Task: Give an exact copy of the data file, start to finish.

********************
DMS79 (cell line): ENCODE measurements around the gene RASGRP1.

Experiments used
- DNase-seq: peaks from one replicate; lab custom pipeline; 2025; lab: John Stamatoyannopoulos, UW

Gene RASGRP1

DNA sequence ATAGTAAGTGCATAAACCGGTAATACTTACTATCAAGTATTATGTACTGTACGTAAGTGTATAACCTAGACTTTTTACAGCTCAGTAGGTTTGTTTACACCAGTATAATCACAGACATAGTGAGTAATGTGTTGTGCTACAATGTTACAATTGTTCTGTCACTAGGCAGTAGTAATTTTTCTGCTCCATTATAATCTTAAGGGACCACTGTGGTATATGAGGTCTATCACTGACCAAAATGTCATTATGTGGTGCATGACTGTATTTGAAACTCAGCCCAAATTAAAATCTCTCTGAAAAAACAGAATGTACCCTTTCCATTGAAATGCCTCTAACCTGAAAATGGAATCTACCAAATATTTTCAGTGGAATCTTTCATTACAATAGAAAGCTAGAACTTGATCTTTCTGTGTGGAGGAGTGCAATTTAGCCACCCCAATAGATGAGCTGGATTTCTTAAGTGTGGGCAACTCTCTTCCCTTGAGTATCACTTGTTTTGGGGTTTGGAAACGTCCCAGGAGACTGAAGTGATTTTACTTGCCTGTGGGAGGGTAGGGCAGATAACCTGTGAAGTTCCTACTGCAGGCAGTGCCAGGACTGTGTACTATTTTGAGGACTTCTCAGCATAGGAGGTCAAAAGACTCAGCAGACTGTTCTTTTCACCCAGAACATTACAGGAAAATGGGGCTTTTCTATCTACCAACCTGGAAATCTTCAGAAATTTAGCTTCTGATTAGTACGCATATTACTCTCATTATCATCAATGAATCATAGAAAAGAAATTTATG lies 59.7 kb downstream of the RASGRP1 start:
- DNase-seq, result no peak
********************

DMS79 (cell line): ENCODE measurements around the gene RASGRP1.

Experiments used
- DNase-seq: peaks from one replicate; lab custom pipeline; 2025; lab: John Stamatoyannopoulos, UW

Gene RASGRP1

DNA sequence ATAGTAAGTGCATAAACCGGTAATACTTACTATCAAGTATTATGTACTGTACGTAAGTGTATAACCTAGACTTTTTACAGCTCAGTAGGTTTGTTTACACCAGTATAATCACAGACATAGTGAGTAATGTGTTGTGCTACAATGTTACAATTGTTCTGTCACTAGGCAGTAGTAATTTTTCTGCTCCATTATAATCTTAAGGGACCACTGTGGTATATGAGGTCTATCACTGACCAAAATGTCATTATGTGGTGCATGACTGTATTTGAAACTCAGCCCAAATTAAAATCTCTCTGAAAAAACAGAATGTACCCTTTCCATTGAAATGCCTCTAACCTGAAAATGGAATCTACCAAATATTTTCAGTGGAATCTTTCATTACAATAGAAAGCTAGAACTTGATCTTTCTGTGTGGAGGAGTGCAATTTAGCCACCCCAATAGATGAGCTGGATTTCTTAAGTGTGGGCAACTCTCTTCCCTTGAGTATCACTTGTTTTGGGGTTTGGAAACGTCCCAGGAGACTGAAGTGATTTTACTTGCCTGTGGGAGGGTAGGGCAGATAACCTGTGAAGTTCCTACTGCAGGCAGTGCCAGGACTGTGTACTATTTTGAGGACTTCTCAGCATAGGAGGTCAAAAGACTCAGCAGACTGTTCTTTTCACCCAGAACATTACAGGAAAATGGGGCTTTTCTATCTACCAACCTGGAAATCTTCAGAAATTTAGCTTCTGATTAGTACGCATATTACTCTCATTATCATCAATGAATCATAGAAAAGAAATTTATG lies 59.7 kb downstream of the RASGRP1 start:
- DNase-seq, result no peak